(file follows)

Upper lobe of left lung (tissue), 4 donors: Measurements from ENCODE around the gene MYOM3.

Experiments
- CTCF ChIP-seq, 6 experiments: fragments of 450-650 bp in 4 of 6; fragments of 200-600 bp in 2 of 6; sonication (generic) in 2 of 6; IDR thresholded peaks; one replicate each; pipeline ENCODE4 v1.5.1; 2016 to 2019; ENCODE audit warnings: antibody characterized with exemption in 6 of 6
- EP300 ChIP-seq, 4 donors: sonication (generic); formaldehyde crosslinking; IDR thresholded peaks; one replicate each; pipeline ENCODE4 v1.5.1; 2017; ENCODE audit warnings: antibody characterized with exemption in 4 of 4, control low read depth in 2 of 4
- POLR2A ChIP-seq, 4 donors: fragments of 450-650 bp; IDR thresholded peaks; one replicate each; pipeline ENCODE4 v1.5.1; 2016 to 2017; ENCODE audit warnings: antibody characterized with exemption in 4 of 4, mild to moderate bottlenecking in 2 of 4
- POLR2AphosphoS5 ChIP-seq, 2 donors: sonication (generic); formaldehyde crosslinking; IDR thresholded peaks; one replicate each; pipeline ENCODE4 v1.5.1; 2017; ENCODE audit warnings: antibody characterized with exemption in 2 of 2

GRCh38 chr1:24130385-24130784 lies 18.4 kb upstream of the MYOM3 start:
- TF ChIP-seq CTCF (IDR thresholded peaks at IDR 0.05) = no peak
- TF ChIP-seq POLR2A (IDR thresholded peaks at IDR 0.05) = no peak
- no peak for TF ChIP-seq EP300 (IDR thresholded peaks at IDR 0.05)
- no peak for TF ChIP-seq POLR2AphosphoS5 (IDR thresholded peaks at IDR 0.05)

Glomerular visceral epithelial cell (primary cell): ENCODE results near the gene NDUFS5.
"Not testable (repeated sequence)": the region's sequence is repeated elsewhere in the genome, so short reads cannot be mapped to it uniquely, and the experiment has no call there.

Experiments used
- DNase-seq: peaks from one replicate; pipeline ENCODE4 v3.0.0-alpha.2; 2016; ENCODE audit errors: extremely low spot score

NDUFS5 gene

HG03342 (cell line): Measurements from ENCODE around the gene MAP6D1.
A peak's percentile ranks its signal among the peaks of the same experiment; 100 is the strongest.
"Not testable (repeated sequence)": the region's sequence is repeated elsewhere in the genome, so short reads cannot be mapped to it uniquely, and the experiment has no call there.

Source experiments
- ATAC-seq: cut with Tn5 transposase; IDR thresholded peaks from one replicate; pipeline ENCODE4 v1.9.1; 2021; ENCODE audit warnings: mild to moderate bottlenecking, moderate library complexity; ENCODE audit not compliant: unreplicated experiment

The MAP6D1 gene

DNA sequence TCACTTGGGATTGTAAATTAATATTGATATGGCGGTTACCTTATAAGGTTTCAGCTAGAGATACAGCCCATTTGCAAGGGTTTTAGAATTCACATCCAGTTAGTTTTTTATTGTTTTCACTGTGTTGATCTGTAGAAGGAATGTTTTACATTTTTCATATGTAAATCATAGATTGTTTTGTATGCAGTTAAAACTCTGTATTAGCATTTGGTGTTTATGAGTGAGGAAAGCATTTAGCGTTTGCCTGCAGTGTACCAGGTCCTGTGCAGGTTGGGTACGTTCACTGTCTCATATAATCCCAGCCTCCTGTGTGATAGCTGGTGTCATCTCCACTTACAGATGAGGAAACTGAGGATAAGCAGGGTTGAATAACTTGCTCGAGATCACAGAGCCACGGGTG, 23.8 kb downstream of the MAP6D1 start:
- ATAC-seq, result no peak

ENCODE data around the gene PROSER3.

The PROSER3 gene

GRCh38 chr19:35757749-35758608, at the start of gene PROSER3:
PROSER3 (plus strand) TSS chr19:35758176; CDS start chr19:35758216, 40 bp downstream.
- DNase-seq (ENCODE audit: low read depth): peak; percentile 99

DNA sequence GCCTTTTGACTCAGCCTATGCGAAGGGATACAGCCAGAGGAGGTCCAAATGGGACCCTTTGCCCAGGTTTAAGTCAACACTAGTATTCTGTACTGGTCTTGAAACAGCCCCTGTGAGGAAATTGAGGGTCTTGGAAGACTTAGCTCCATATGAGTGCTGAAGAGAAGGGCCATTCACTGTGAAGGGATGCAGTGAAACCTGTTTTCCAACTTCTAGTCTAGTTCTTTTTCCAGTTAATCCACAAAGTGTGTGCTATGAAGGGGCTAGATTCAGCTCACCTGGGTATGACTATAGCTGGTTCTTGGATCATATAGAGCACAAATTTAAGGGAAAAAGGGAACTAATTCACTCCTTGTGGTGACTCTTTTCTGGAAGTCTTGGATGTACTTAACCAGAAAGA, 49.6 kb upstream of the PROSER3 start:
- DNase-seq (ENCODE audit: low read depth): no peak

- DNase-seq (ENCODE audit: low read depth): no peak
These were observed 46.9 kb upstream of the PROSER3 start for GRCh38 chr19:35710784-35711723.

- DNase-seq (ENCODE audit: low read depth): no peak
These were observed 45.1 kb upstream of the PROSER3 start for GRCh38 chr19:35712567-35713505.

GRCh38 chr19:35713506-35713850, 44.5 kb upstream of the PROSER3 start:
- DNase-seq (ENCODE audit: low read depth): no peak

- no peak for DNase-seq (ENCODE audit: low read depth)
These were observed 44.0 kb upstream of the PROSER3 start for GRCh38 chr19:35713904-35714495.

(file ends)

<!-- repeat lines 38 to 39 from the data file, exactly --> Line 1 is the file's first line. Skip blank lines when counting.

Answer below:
- no peak for DNase-seq (ENCODE audit: low read depth)
These were observed 44.0 kb upstream of the PROSER3 start for GRCh38 chr19:35713904-35714495.